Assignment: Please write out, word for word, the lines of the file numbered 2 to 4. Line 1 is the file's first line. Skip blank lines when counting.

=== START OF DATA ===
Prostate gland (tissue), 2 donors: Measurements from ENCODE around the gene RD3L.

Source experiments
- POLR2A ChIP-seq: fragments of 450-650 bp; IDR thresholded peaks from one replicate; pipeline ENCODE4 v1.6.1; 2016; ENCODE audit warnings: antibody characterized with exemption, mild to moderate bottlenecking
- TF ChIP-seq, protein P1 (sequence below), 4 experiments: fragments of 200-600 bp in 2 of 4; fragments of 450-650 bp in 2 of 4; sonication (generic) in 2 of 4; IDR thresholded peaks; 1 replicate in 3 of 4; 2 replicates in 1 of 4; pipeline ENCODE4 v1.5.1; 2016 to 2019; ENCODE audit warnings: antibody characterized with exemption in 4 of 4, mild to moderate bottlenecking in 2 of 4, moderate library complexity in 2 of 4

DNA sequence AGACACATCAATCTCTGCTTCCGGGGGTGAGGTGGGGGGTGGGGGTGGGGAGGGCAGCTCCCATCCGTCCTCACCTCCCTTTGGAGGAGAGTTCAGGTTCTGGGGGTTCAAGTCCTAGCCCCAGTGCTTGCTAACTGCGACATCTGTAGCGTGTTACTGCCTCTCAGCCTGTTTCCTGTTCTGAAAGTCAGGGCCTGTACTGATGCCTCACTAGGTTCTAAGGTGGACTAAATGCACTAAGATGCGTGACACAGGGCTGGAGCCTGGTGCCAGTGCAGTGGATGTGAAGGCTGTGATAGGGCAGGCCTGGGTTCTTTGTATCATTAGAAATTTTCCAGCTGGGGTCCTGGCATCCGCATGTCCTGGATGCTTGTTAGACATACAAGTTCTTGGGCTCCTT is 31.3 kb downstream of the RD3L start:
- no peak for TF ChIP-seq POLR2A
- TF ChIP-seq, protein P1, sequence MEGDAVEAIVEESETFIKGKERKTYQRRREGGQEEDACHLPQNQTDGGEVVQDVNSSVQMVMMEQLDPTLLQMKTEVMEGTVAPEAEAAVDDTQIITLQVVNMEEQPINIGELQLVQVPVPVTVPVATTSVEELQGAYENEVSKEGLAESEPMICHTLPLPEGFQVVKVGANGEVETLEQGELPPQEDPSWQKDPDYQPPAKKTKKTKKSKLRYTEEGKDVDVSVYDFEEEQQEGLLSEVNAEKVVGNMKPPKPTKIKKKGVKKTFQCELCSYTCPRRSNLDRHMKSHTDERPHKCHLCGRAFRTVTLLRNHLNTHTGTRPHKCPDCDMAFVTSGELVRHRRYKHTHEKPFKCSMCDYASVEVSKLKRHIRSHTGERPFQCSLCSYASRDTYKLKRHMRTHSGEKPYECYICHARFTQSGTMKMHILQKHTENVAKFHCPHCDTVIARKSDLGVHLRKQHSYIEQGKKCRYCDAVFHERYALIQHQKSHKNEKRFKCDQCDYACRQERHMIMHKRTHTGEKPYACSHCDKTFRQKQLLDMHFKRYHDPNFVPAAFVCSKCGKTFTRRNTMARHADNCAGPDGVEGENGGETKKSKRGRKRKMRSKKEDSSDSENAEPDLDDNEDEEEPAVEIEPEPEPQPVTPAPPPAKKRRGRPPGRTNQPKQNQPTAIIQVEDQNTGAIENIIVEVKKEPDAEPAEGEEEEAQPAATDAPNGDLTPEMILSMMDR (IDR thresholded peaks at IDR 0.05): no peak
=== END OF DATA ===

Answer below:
Source experiments
- POLR2A ChIP-seq: fragments of 450-650 bp; IDR thresholded peaks from one replicate; pipeline ENCODE4 v1.6.1; 2016; ENCODE audit warnings: antibody characterized with exemption, mild to moderate bottlenecking
- TF ChIP-seq, protein P1 (sequence below), 4 experiments: fragments of 200-600 bp in 2 of 4; fragments of 450-650 bp in 2 of 4; sonication (generic) in 2 of 4; IDR thresholded peaks; 1 replicate in 3 of 4; 2 replicates in 1 of 4; pipeline ENCODE4 v1.5.1; 2016 to 2019; ENCODE audit warnings: antibody characterized with exemption in 4 of 4, mild to moderate bottlenecking in 2 of 4, moderate library complexity in 2 of 4